4 A.D.

December 7, 2007

During one of my recent times randomly surfing around iTunes looking for new music (as I am prone to do), I stumbled across an incredible set of compilations from one of my favorite bands in college: Cocteau Twins.

For those unfamiliar with the Cocteau Twins, though they were never Top 40 hit-makers, their influence upon modern alternative rock (apart from them essentially creating their own genre of music, “4 A.D.”, which is the father of “Shoegazer”), currently most obvious in the very successful band, Sigur Ros, who is quite vocal about the Cocteau Twins obvious influence upon their sound.

While listening to the Cocteau Twins, another 4 AD-style band that I once loved re-surfaced in my conscious: Velour 100. Velour 100 was the brainchild of Trey Many, whom I got to know while he was booking agent to Vigilantes of Love. Trey, at times also in Pedro the Lion, and currently playing with Starflyer 59 (among others), then surrounded himself with a rotating cast of talented musicians, from bands like the fore-mentioned Pedro the Lion, Sixpence None the Richer, His Name is Alive, and Morella’s Forest. One of the most successful former members of Velour 100 is former lead vocalist/keyboardist, Rosie Thomas, although if she had continued in V100 it’s arguable that Amon Krist, their original vocalist, could have one day seen similar success. Anyway, Velour 100 – unlike the Twins – wrote from a Christian world-view a great selection of mellow, swirling tunes, utilizing beds of guitar feedback that can, at one moment, sound like a string quartet, and the next, a swarm of locusts – at the same time lush and beautiful, and psychedelic – sometimes even atonal and dissonant. There’s much to learn by today’s guitarist from Trey Many – his use of a guitar effect made his playing far more than just another instrument in the band: he was at the same time a guitarist, sound-effects artist, strings, a choir, and even a mood altering drug. His unusual use of effects makes Velour 100 worth exploring in and of itself – if it weren’t that they wrote so many beautiful songs, even without the effects.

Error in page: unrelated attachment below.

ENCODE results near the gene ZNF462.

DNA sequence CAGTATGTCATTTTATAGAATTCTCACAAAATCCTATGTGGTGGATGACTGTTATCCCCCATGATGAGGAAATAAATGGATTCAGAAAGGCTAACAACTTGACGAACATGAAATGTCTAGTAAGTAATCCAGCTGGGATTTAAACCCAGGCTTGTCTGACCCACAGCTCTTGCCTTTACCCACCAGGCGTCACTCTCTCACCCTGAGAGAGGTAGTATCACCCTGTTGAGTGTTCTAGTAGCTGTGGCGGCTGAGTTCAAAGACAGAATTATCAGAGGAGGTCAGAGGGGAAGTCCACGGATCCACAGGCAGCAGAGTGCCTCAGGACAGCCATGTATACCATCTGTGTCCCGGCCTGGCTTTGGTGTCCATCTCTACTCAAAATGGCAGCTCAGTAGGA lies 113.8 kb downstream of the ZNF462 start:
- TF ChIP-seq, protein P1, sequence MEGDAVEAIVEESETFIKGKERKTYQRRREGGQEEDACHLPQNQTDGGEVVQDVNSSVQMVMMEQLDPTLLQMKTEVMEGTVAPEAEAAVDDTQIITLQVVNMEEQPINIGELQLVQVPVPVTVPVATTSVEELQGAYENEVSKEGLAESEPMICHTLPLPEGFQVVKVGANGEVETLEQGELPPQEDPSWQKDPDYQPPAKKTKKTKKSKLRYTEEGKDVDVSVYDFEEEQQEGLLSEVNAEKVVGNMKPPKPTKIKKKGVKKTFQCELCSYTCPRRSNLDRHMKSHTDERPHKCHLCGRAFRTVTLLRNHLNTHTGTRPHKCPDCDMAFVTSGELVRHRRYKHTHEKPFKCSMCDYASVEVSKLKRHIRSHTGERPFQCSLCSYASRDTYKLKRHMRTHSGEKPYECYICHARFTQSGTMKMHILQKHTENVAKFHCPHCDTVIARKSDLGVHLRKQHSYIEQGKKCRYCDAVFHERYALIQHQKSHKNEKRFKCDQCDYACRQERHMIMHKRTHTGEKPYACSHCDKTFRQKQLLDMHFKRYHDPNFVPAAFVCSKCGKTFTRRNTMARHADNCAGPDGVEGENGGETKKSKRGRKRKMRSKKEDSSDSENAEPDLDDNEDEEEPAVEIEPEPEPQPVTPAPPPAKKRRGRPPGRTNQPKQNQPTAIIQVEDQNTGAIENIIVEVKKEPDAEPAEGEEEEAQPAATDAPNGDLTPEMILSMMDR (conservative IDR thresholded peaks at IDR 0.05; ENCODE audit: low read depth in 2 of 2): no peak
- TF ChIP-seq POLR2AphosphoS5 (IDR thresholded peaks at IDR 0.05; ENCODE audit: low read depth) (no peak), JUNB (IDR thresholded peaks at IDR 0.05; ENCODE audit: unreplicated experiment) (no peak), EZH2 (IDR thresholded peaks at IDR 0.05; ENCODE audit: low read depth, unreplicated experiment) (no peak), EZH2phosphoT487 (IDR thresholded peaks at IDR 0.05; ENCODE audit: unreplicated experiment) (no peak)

Here’s my case, and my evidence: a Velour 100 iMix.



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